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The Violence Against Women Act (VAWA) is a federal law in the United States that helps protect women who have been victims of gender-based crimes such as domestic violence, sexual assault, stalking, and human trafficking. VAWA is especially important for immigrant survivors because this law contains several provisions that ensure the political protection and welfare of victims.

VAWA's confidentiality provisions were designed to allow victims to present their immigration case safely and confidentially on the basis of crime victimization without the perpetrators' knowledge, consent, or ability to obtain information about the case. Two particular court cases that reinforced survivors' confidentiality rights are Hawke v. United States Department of Homeland Security and Demaj v. Sakaj.

Hawke v. The United States Department of Homeland Security established that information protected under VAWA federal confidentiality could not be disclosed by the federal government to civil or criminal attorneys seeking such information. These protections apply to all types of immigration cases covered by VAWA confidentiality and continue to apply unless the immigration case is denied on its merits. In the event that it is denied, VAWA's confidentiality protections still apply until all final appeal rights are exhausted.

Demaj v. Sakaj established that documents protected by VAWA confidentiality cannot be disclosed even if the person seeking such documents does not intend to re-adjudicate the defendant's immigration case. The court also held that VAWA's promised confidentiality protections are absolute.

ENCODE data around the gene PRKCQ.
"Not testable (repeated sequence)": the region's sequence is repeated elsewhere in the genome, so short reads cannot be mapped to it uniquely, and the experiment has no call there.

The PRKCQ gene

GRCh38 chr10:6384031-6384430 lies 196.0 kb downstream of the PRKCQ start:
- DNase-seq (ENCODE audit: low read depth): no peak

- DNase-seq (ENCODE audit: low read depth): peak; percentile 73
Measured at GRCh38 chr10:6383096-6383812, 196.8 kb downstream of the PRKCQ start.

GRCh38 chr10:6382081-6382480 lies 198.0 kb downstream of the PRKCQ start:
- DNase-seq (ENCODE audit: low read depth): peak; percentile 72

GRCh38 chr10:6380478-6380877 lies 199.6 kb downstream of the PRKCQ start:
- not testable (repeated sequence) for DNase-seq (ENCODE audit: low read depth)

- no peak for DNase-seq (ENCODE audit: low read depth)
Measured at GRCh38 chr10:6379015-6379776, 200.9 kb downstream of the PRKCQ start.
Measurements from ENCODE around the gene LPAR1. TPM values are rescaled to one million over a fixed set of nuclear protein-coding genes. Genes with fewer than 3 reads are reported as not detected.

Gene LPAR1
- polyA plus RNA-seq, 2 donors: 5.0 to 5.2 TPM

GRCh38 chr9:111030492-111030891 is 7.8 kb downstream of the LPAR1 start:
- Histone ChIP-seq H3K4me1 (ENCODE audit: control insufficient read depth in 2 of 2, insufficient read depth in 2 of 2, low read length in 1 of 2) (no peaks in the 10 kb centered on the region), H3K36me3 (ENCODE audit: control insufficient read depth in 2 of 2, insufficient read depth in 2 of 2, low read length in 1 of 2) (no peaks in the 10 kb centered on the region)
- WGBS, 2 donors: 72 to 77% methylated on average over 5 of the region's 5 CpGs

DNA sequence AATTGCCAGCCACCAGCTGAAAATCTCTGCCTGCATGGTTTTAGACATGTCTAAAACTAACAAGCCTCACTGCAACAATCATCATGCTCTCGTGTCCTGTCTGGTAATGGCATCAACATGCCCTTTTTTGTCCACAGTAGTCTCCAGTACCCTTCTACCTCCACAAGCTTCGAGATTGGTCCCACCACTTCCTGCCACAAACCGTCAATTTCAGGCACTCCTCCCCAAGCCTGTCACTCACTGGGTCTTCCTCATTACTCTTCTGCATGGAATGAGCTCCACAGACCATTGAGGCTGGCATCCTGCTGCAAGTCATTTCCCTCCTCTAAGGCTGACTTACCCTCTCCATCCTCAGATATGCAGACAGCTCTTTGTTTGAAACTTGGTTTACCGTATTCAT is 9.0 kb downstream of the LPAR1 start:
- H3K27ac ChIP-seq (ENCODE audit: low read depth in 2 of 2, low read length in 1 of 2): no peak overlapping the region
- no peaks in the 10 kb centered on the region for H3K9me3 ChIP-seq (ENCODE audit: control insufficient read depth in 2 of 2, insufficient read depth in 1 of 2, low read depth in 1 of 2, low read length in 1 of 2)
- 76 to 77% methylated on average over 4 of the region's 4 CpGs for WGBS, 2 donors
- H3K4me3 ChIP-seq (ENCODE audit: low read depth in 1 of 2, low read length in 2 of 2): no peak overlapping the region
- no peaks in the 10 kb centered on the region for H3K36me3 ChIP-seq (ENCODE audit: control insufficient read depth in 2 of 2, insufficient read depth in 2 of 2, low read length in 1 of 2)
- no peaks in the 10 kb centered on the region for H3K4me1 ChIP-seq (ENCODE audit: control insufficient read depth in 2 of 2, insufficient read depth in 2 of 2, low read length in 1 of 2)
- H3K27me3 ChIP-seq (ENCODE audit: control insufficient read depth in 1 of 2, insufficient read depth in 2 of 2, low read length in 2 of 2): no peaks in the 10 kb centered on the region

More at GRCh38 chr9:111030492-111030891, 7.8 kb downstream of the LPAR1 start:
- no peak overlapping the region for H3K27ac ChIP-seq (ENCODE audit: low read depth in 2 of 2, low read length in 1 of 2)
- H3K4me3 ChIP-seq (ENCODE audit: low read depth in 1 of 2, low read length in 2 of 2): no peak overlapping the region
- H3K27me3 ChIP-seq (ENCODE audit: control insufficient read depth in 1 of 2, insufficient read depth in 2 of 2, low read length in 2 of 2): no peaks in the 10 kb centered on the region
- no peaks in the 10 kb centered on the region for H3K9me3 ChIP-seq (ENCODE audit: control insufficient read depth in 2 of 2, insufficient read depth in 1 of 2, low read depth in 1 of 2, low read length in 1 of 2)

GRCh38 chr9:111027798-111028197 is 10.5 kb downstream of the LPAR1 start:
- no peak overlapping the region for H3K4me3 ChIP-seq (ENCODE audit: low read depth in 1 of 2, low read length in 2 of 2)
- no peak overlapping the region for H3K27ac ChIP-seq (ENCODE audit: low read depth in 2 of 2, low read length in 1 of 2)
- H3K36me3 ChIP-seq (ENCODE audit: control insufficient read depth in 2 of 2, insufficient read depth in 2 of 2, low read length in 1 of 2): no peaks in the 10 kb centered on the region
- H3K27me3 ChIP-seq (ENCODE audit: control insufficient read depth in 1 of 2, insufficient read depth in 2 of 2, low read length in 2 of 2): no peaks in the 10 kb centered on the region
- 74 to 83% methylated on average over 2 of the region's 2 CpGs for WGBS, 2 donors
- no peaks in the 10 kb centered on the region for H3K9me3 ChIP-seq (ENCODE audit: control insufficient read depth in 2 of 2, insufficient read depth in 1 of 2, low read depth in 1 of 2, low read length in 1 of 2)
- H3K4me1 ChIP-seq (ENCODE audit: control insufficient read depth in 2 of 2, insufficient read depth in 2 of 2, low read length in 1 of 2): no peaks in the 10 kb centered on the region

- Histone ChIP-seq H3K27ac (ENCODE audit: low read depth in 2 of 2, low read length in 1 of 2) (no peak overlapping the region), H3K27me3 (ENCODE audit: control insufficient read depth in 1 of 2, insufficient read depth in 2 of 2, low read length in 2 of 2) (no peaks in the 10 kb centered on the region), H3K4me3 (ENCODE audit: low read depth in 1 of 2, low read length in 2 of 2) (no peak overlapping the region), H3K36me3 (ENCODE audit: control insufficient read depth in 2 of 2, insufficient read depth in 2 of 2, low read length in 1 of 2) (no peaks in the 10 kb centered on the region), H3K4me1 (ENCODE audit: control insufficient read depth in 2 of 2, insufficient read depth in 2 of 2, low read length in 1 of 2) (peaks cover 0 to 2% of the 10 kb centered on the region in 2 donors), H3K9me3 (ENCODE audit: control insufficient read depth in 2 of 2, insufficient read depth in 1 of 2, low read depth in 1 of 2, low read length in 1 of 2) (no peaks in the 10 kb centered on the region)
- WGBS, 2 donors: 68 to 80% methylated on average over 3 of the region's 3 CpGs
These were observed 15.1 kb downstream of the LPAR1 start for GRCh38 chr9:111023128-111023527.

Hawke v. United States Department of Homeland Security and Demaj v. Sakaj are important cases for immigrant survivors for two reasons. Federal courts upheld VAWA confidentiality protections and denied requests for discovery or disclosure of VAWA confidentiality protected information in state court proceedings. The courts also held that VAWA's confidentiality is more important than claims made by perpetrators, a decision that prioritizes the rights of immigrant survivors.

Perpetrators of gender-based crimes frequently try to use the immigration system to exercise their power and control over their victims. In many cases, this results in interference with the victims' ability to obtain legal immigration status. Because of this, VAWA confidentiality laws ensure that perpetrators do not have access to information on victims and their immigration status. The following individuals are protected by VAWA confidentiality provisions:

  • VAWA self-petitioners.

  • U visa: victims of criminal activities included in the U visa.

  • T visa and continuous presence: victims of serious forms of human trafficking.

  • Applications for work authorization by the abused spouse, holders of work visas.

Each year, Mil Mujeres helps many families with their VAWA application and advocate for the legal rights of immigrants. For more information on how we can help you in the VAWA application process, visit the “Contact” section on our site, call us at (202) 808 3311 or write to us at

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